Library sites

  • Denver Public Library Budget Resources:  The Denver Public Library has detailed information about their budget including information about the library districts, statistics for library use, and the budget presentation for 2011.  It’s great to be able to look at the whole process.
  • CMLibrary: Library Budget Information:  Information on the Charlotte Mecklenburg Library of Charlotte, NC, specifically on their funding.

Other resources

  • AE 13: Developing the Library Budget: Helpful page from the Wisconsin Department of Education.  Discusses the process, sources of funding including grants and donations, definitions of terms, and a sample budget.
  • Budget Resources and Tips: From the South Central Library System of Wisconsin.  A general how-to of library budgeting.
  • Budgeting Lingo A to Z: Definitions for basic budgeting terms.  Extremely helpful.  Used in my Fiscal Management class.
  • Budgeting & Finance: The ALA’s page on budgeting, great resources including items on ROI, advocating on a budget, and fundraising.

MRG: Grant Proposals

These sources are for my ongoing Management Resource Guide (MRG) project for LIS 2700.  The second topic for the course is Grant Proposals and Grant Writing.

Grant writing is something I’ve never done (until this class) and it has always seemed like a really daunting task.  I also thought one has to be a professional writer, more or less, to be able to write solid proposals that will actually earn funds.  The articles I found reflect these perceptions to some extent.  The library journal article helped allay a lot of my fears and the management article, though not from a management journal,  helped me laugh and relax about it by showing what not to do.  I don’t have as many library sites on their policies or procedures about grant-writing.  More often library sites had how-to pages on grant writing and I’m guessing information about institution-specific procedures is kept internal.  However, the other resources section has a lot of helpful resources for the grant-writing process.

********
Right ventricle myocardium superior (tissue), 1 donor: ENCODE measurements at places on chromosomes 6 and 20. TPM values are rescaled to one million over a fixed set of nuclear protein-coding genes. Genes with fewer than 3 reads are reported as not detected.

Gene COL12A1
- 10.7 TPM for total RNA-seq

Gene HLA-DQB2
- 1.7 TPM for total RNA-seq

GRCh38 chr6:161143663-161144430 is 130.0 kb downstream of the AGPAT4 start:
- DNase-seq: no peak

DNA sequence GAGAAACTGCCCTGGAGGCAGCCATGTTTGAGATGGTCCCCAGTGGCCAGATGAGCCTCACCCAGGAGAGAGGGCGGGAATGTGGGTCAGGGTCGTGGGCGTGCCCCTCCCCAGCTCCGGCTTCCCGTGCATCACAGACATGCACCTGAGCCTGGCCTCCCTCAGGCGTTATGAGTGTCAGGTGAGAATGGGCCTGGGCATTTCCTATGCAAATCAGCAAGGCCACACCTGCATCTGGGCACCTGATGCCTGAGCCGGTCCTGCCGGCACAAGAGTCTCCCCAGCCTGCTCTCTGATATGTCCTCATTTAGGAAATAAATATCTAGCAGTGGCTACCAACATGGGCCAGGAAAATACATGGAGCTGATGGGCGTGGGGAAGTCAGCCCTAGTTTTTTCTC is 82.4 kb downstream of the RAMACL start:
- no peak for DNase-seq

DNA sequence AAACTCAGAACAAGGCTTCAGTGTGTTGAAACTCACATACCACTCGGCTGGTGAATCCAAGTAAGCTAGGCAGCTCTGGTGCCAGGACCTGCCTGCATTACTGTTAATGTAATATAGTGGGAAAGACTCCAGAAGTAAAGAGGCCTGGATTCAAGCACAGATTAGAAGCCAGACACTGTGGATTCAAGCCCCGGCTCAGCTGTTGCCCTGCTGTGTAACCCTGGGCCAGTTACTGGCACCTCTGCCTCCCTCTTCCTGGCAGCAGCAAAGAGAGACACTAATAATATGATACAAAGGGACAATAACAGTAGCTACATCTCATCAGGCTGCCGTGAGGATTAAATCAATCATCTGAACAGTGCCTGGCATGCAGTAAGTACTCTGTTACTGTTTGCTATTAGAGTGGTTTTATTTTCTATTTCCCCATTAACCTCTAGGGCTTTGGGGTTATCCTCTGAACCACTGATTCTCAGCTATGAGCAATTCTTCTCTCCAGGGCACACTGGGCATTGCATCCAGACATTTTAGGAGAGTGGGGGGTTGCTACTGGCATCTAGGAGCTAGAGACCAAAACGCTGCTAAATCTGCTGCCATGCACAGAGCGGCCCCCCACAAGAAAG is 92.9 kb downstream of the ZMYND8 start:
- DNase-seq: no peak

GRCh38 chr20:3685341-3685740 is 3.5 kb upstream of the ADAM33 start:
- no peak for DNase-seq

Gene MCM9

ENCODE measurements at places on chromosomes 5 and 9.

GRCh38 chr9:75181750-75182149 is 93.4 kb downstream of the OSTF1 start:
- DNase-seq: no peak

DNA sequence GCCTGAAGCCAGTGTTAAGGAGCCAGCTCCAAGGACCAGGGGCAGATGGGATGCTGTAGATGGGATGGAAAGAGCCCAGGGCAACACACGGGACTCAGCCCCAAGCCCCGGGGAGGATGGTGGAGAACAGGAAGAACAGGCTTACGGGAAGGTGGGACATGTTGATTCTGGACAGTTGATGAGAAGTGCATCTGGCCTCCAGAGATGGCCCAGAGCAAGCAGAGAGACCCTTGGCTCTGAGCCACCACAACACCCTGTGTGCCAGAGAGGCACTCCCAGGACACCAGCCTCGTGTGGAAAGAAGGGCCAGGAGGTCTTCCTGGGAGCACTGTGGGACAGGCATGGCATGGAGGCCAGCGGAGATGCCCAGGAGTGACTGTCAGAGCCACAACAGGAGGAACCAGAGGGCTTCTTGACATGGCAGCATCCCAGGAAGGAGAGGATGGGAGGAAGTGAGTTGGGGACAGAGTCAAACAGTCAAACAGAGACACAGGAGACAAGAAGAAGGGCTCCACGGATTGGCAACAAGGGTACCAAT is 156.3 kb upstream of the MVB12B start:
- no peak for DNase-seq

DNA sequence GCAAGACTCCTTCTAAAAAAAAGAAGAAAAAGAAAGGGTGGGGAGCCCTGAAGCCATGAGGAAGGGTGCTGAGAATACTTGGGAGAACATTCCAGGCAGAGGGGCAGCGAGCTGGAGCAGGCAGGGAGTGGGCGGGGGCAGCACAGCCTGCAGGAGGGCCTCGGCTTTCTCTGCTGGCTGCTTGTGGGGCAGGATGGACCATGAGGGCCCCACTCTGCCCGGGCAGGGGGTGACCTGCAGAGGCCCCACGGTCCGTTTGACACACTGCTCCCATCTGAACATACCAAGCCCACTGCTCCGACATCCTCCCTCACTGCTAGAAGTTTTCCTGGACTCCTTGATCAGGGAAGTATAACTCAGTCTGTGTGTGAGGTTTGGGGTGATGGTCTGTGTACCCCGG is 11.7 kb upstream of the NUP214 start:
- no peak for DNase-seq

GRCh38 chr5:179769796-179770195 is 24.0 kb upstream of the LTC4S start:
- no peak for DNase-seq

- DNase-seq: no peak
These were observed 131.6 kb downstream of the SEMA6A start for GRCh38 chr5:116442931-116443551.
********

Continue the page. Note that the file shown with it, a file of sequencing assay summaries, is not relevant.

Book chapter
Gordon, R.S. (2005). Managing Money. The Accidental Library Manager. (pp.218-219). Medford, New Jersey: Information Today, Inc.

Professional library journal article
Gerding, S. (2006). Writing Successful Library Grant Proposals. Public Libraries, 45(5), 31-33.

This article is written for the hesitant grant writer who is intimidated by the process.  I include myself in this group.  Gerding has a practical approach to an organized process for grant writing but it’s her encouraging tone that seemed really helpful to me – i.e. this is not a dissertation and you do not have to be the world’s most eloquent writer, remember that your reviewers are like you and trying to budget accordingly, most grant applications are similar or at least have parts in common.  One of the most helpful tips I came across in the article is that if really struggling with the process, ask the grant funders for successful grant proposals to look at as an example.  If they refuse, one can always turn to other libraries nearby that have had success with grant proposals.

Professional management journal article
Braun, B. et. al. (2010).  How to Fail in Grant Writing. The Chronicle of Higher Education, 57(16).